The events of this beginning of century have shown the resistance and the diversity of an Islamism, which certain had already buried.
According to Bobby S. Sayyid, ‘Islamism is a discourse that attempts to centre Islam within the political order. Islamism can range from the assertion of a Muslim subjectivity to full-blooded attempt to reconstruct society on Islamic principles', and ‘Islamists are people who use the language of Islamic metaphors to think through their political destinies, those who see in Islam their political future'. Thus, Islamism is not an essence, but a discursive construction of reality. Consequently, understanding Islamism means necessary taking account of the ideologies, programmes and practices of the various groups, which claim that Islam is a comprehensive view of the world. Islamism is what Islamists make - and said - of it. That is why the category of ‘Islamism' can only be understood through an examination of the differences and similarities between its main groups.
Thus, the purpose of this essay is to compare the political theories, social support and politics of two of the major radical Islamic movements: the Pakistani Jamaat-i-Islami (the Jamaat) and the Iranian Islamic Revolution (the IR).
The Jamaat and the IR explained the need for the setting of an Islamic state and proposed to lead this process with popular support. Consequently, these movements encompass abstract explanations and positive actions, which are interrelated in such a manner that one cannot be comprehended without the other. That is why we will contrast successively the theoretical logics (I) and the socio-political dynamics (II) of the Jamaat and the Iranian Revolution
[...] This process is better illustrated by the letter he sent in 1988 to Iranian President Khamenei, when he wrote: government is empowered to unilaterally revoke any sharia agreement which it has concluded with the people when those agreements are contrary to the interest of the country or to Islam'. This example does not present a literal reading of canonical texts but rather an innovative and allegorical reworking, which always uses Islam's words. Thus, the two theories' goals aimed to allow Muslims to live in a totally Islamic environment. [...]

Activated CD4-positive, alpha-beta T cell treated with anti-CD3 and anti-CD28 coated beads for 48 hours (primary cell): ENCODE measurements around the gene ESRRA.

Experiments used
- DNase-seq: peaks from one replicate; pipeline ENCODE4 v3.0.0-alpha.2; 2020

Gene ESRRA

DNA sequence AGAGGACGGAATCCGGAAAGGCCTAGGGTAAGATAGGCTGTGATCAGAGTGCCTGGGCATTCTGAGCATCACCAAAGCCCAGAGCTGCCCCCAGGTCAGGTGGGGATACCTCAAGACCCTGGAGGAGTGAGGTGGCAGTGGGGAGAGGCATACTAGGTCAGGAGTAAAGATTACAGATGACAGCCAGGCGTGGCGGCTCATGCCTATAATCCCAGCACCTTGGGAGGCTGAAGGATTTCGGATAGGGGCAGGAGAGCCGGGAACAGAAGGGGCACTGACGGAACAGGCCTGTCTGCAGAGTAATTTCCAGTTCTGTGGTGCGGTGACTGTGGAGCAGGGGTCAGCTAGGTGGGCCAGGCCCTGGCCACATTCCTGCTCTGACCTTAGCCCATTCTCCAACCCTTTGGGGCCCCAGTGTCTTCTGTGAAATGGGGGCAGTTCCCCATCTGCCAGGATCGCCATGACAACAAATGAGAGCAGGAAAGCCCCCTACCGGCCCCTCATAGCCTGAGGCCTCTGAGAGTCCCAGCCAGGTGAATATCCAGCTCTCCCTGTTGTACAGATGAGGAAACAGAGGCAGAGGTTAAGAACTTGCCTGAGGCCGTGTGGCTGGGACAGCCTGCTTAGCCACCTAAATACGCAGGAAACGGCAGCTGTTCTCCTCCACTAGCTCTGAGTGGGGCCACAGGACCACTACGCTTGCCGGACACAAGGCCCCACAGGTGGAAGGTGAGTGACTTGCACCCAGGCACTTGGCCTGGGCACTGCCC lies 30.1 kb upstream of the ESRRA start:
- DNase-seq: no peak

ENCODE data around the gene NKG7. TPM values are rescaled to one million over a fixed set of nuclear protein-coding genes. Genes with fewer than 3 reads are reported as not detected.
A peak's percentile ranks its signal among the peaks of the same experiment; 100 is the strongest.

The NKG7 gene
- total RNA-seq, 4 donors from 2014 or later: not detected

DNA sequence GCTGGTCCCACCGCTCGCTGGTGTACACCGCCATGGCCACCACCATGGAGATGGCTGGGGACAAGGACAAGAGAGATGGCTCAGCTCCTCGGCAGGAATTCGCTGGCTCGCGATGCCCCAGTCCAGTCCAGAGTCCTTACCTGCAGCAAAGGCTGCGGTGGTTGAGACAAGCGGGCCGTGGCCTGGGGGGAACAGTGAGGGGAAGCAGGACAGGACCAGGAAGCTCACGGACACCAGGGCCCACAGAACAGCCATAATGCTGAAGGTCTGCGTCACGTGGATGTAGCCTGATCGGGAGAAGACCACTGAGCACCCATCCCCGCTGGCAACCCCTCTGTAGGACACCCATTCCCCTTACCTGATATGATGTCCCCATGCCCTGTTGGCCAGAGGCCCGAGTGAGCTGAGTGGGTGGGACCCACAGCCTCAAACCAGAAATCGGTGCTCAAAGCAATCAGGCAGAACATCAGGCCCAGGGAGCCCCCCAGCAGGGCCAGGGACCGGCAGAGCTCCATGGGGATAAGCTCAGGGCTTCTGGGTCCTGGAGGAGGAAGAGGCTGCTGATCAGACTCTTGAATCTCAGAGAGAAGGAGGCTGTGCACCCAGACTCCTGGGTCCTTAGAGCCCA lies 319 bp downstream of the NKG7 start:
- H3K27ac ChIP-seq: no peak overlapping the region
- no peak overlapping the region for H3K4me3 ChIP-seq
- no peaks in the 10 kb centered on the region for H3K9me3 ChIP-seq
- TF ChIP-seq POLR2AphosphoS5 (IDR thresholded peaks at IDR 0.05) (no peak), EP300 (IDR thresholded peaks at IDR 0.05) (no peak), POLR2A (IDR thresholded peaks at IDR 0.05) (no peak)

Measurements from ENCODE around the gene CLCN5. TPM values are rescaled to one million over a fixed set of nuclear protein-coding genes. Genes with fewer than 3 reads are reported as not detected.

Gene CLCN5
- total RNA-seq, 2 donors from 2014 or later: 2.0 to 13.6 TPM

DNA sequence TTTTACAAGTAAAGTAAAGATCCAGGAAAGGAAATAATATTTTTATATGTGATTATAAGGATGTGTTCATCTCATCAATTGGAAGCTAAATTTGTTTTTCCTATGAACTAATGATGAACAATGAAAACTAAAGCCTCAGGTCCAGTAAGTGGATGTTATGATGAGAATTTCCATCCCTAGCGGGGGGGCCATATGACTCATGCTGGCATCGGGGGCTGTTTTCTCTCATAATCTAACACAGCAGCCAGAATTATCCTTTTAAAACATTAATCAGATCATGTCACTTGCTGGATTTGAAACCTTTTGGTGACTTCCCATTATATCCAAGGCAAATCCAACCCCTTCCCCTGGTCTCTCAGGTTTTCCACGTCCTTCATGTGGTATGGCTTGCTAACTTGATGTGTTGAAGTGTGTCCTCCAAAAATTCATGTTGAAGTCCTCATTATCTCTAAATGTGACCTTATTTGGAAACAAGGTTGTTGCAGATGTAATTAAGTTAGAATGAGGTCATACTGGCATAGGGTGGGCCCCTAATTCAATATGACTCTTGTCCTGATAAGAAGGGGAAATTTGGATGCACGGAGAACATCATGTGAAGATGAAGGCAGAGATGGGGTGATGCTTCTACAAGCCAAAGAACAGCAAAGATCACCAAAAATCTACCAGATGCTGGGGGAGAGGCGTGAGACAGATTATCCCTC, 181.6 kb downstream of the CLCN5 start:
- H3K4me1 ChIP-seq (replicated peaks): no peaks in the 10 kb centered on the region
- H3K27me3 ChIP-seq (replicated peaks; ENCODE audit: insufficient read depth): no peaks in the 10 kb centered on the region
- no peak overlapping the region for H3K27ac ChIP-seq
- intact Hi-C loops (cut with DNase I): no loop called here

[...] This school, which is the dominant Shiite school, insists on the authority of the imams interpretations. Ahmad, op. cit., p A. M. Ansari, Iran, Islam and democracy: the politics of managing change (London: Royal Institute of International Affairs, 2000), p M. Foucault, Politics, Philosophy, Culture: Interviews and other Writings 1977-1984 (London: Routledge, 1988), p (quoted in Ansari, op. cit., p. 40). Ahmad, op. cit., p Ibid, p. 496-498; and G. Kepel, Jihad: The Trail of Political Islam (London/ New York: [...]
[...] Ahmad, ‘Islam Fundamentalism in South Asia: the Jamaat-i-Islami and the Tablighi Jamaat of South Asia', in Marty, Martin E., Appleby, R. Scott Fundamentalisms observed (Chicago/ London: The University of Chicago Press, 1991), p Thus, as Emmanuel Sivan has put it, Islamisms are primarily cultural phenomena despite their political dimension. See E. Sivan, Radical Islam (New Heaven: Yale University Press, 1985), p Similarly Sayyid writes: ‘Islamism is only possible in a world in which there is suspicion of a western meta-discourse. [...]
[...] Since then, and notably with the return of army in 1999 with the Kemalist General Musharraf, the Jamaat remained active by questioning systematically government policies and taking refuge its role of an eternal opponent'. Furthermore the ideological and tactical evolution of the Jamaat has undermined Mawdudi original hope for an ‘Islamic order' as condition for an Islamic state. The Islamic state in itself became the Jamaat's controlling fundamental. The destiny of the IR was completely different. After the overthrow of the shah, it got the whole power in these hands. [...]
[...] With this metaphor, the Iranian leader transformed the United States into a personification of Evil. According to Martin Kramer ‘this posited an absolute conflict between Islam and the West, not just in History but in eschatology [ ] In fundamentalist ideology, political conflict with the West was transformed into a timeless, cultural and religious conflict with the “enemies of Islam”, led by America and represented on the ground by its proxy, Israel'. But while Mawdudi and Khomeini had a similar attachment to the ‘true Islam' described in the Scripture and a common rejection of the West as a ‘non-Islam', they differed in the way the Islamic state should be established and the choice of the authority entrusted with the exercise of power Differences in the transition to the Islamic state: disagreements about the means, quarrels about the men Although Mawdudi and Khomeini both wanted the establishment of an Islamic state, they held different views about the methods to reach it. [...]
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